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Prenups and unmarried couples’ rights in The Archers

By , on Wednesday January 17, 2018 at 10:42 am

Prenups and cohabitation rights in The Archers

Second marriages and prenuptial agreements have been one of the most recent storylines of The Archers. Through the trials and tribulations in the relationship between Lillian and Justin the BBC radio show has cast its light on 21st century family life from the comfort of fictional Ambridge.

Prenuptial agreements are gaining increasing popularity in the UK, amongst those wishing to set out their intentions prior to marriage.  Whilst the Courts are not currently obliged to uphold them, they are persuasive if the relationship breaks down.

Whilst it may not seem the most romantic of documents for those about to tie the knot, Lillian Bellamy, in her desire to persuade Justin that she was not marrying him for financial security, presented him with a pre-nup on the eve of their marriage. Claiming her lawyer had sent it to her just a day before the wedding she seems not to have been told that to have any chance of carrying weight , a prenuptial agreement should be entered into at least 21 days before the wedding. But let’s not let that get in the way of a good storyline!

Justin, a businessman, had an unexpected response. He called the wedding off, saying that he spent his life managing his life through contracts and wanted his relationship to be different.  They declared their love for one another, and danced into the night, but they did not get married. As such they now fall into the much more murky waters guiding cohabitees on relationship breakdowns.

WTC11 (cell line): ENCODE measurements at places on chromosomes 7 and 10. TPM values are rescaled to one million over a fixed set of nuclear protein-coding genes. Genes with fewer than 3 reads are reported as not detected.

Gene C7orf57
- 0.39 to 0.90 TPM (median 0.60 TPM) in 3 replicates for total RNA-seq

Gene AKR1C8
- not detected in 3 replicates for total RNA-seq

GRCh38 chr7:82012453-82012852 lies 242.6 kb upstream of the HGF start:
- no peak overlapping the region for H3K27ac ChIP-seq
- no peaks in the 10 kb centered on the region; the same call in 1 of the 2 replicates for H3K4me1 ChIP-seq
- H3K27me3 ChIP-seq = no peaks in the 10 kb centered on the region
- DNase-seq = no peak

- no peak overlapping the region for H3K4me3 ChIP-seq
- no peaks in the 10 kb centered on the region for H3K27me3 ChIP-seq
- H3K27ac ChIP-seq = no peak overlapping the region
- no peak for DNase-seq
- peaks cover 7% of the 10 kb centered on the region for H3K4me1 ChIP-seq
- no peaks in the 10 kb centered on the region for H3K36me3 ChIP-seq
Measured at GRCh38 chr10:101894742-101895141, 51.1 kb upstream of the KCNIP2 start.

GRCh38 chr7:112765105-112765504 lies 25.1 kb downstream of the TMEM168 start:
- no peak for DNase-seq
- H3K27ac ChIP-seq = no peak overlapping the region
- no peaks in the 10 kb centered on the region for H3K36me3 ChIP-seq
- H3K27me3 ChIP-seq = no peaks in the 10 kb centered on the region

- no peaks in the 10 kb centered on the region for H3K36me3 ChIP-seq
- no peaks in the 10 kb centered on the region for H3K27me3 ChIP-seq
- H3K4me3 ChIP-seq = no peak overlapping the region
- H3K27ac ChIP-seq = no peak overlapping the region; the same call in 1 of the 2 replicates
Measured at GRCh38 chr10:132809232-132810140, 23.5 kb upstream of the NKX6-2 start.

Despite public campaigns by family lawyers, Resolution and The Times for more to be done to protect cohabitees upon relationship breakdowns and death, the law still gives very little support  to this growing band of couples which has doubled from 1.5 to 3.3 million, in 20 years.

Unmarried couple are disadvantaged in many ways – inheritance, tax and financial support to name but a few. And should their relationship break down,  untangling the financial intermingling of a cohabiting couple is much more complicated than if they were married (even without a prenuptial agreement!).

So, whilst contracts might not be very romantic, and those like The Archers Justin Elliott who feel contracts rule their business lives, may want to avoid them, for anyone (particularly those marrying for a 2nd time) who have already accumulated significant wealth in their own name, a contract, be that a prenuptial agreement on marriage or a cohabitation agreement for people living together are the very best way of avoiding long, expensive and often unfair outcomes on separation.

Judith Buckland
Family law solicitor Wells

Blog Author - Judith Buckland

Judith BucklandJudith Buckland

Judith is a divorce solicitor with Woolley & Co, based in Wells, Somerset.


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